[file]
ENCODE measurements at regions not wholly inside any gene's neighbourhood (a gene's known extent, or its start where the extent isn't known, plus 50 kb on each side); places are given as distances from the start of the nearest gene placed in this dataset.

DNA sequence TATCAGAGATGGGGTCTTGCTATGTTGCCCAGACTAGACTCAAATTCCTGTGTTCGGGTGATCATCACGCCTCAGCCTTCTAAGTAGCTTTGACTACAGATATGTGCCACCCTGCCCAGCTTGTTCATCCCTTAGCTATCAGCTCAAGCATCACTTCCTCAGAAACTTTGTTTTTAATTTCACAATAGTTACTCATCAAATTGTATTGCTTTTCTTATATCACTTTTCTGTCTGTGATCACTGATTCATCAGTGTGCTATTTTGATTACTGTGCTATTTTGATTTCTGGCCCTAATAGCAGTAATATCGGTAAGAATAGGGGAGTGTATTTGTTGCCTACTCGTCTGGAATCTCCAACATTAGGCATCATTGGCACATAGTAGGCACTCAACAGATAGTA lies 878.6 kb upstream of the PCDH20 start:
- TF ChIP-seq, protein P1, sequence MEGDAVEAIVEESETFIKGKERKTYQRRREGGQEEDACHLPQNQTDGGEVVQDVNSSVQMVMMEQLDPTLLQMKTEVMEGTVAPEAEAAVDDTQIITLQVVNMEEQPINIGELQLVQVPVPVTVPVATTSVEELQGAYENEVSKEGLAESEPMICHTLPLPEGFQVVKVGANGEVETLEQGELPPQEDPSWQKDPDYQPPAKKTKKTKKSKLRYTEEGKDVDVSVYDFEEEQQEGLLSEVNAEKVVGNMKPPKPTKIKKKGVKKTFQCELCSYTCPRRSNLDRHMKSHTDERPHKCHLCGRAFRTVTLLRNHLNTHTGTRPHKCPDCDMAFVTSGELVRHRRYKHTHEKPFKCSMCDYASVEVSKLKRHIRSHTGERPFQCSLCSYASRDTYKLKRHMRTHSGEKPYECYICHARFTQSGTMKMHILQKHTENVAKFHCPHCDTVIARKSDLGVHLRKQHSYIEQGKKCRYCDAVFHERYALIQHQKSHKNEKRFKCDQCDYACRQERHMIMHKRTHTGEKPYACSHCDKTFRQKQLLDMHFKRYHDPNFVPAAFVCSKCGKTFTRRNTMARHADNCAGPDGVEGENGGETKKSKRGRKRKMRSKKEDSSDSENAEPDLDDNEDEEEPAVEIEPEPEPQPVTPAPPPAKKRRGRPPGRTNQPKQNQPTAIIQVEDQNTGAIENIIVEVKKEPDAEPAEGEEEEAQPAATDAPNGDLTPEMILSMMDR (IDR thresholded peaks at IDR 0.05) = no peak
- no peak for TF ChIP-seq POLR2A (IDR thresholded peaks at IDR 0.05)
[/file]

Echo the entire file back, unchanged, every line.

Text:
ENCODE measurements at regions not wholly inside any gene's neighbourhood (a gene's known extent, or its start where the extent isn't known, plus 50 kb on each side); places are given as distances from the start of the nearest gene placed in this dataset.

DNA sequence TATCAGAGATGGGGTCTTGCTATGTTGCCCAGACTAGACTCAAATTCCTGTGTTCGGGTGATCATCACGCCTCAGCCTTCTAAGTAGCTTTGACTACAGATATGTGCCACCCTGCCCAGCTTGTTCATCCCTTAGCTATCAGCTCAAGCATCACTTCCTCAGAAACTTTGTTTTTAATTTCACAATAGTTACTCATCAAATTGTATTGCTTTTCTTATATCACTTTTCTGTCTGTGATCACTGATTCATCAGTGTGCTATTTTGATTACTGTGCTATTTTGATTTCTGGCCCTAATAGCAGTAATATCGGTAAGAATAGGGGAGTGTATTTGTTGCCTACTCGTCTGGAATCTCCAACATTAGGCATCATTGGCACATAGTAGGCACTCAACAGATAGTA lies 878.6 kb upstream of the PCDH20 start:
- TF ChIP-seq, protein P1, sequence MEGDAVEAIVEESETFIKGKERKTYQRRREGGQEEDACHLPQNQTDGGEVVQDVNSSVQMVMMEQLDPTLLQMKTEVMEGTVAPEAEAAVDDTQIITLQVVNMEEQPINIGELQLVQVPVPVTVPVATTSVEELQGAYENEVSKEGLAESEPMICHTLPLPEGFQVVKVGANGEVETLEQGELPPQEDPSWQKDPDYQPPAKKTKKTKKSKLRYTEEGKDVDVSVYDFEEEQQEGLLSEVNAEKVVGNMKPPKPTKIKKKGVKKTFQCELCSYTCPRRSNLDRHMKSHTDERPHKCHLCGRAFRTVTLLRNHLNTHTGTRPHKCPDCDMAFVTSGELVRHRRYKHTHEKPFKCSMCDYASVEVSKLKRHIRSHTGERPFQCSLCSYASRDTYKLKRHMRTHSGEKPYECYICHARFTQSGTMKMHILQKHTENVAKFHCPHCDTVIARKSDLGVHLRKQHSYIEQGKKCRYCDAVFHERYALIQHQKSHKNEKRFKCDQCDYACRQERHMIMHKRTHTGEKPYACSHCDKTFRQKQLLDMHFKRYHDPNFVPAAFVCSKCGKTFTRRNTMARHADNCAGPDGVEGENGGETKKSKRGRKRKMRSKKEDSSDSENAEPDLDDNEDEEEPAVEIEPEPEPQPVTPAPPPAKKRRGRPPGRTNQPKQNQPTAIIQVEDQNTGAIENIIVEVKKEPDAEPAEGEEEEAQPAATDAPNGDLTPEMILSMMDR (IDR thresholded peaks at IDR 0.05) = no peak
- no peak for TF ChIP-seq POLR2A (IDR thresholded peaks at IDR 0.05)